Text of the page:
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Teens and Risky Behavior


Have the Talk

The Family Environment

I hear teachers, police and fire professionals involved with various drug education programs express that with children, especially when they are younger, "it's what they encounter in the home which is most important. That it isn't as important what the parents say, but what they do which children learn by." For example, if you cope with stress or disappointment by drinking or smoking, your children are more likely to do the same thing. Hard to believe, but by grades four to six many children know a classmate who has begun to smoke or use drugs. It is during these later years of elementary school when choices involving drugs and alcohol are being made by our children. It is especially important for parents to teach their children at this young age to make decisions on their own and not to be a follower. These lessons may help your child avoid some of the peer pressure to" join in."

Just Speak to Them. Get Involved

It seems that the most successful discussions are those that involve conversation, rather than those that involve accusations. Perhaps you might say to your child, "Why do you think students use drugs, and how do they deal with the peer pressure?" as opposed to putting your child on the spot and pressuring him or her to say whether they have used drugs or not. This may be a lot easier said than done. But being open and honest, rather than accusatory, with your children about your views on drugs and alcohol can better help them understand why you don't want them taking part. Discuss facts and information rather than using scare tactics.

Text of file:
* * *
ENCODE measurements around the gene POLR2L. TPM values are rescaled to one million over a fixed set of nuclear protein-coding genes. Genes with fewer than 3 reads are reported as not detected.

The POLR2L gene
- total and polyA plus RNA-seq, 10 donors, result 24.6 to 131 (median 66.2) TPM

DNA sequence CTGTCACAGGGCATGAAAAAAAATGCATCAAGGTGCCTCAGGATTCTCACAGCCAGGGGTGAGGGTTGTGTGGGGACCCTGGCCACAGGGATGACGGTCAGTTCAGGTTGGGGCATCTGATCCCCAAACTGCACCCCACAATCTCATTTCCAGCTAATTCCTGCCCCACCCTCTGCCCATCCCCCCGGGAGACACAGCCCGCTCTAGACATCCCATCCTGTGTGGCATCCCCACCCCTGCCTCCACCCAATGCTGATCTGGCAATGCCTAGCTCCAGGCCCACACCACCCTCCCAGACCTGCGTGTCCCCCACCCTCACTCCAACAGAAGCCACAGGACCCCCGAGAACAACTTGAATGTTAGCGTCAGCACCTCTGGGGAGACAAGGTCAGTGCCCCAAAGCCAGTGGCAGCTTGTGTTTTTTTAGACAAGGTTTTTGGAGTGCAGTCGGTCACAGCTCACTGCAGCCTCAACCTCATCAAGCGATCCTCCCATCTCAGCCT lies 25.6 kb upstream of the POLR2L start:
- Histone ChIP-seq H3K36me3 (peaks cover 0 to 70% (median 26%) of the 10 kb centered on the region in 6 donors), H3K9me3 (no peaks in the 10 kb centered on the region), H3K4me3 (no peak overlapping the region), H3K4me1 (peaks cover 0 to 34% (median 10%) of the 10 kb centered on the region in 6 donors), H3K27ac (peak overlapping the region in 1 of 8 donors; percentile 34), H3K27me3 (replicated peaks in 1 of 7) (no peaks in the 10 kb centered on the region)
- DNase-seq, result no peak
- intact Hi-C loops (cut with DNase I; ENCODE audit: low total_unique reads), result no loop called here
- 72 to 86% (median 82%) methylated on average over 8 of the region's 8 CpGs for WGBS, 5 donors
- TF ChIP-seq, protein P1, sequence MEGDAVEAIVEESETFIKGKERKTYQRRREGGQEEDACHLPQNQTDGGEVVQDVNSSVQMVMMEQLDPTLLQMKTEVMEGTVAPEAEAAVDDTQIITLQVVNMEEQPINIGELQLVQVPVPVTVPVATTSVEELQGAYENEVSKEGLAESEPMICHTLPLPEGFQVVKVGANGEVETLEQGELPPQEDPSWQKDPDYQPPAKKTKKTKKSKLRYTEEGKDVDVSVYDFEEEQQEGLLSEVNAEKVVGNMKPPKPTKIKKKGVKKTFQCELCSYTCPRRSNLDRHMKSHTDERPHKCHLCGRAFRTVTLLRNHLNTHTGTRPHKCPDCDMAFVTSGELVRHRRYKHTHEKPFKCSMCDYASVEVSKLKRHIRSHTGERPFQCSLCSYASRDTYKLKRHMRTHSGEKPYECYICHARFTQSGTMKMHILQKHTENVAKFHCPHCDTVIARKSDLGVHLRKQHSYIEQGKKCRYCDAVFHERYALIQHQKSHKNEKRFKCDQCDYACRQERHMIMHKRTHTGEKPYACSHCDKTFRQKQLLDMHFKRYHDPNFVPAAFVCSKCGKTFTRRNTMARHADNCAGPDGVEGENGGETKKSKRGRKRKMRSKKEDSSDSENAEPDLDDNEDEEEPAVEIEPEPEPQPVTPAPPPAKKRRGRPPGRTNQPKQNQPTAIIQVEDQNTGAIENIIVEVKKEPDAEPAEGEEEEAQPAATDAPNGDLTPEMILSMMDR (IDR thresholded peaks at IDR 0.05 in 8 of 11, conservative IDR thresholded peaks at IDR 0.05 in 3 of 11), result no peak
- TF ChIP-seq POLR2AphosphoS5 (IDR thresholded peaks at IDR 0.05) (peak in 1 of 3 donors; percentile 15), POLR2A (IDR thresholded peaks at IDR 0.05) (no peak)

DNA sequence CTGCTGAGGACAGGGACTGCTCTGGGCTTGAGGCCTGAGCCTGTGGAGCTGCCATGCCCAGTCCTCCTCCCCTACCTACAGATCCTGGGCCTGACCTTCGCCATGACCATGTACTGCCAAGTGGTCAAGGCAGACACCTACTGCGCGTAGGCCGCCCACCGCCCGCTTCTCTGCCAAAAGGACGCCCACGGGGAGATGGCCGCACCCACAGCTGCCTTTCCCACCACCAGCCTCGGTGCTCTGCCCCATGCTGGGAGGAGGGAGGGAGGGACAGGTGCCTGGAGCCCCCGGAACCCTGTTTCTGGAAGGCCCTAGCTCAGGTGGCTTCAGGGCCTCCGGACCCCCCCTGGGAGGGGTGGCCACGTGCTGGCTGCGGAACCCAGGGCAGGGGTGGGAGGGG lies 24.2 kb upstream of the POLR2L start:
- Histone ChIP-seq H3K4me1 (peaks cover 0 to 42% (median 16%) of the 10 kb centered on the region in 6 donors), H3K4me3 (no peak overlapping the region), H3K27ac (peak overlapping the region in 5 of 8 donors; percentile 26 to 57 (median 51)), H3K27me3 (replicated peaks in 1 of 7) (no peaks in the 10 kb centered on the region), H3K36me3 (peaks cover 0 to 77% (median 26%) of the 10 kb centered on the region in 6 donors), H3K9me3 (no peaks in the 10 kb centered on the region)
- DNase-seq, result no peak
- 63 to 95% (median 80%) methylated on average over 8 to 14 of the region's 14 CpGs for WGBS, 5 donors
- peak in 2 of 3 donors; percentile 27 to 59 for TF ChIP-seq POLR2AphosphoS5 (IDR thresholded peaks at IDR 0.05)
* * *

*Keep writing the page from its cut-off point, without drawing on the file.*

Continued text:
Parents, learn about drugs and don't get discouraged. Your child may seem as if she or he isn't listening, but please don't give up. Hopefully love and support, as well as keeping involved with your child's life, will give them a good sense of self-worth, and the ability to stay drug free.

For more information, please call the Center for Substance Abuse Prevention's National Clearinghouse at 1-800-729-6686.

Copyright 2003, Dr. Rob Danoff

Robert Danoff, D.O., M.S., is a family physician. He is program director of Family Practice Residency Frankford Hospitals, Jefferson Health System, Philadelphia, Pa. He also is a medical correspondent for The Comcast Network, CN8, contributing writer to the New York Times and writes a weekly medical column for the Bucks Courier Times, Bucks County Pa.

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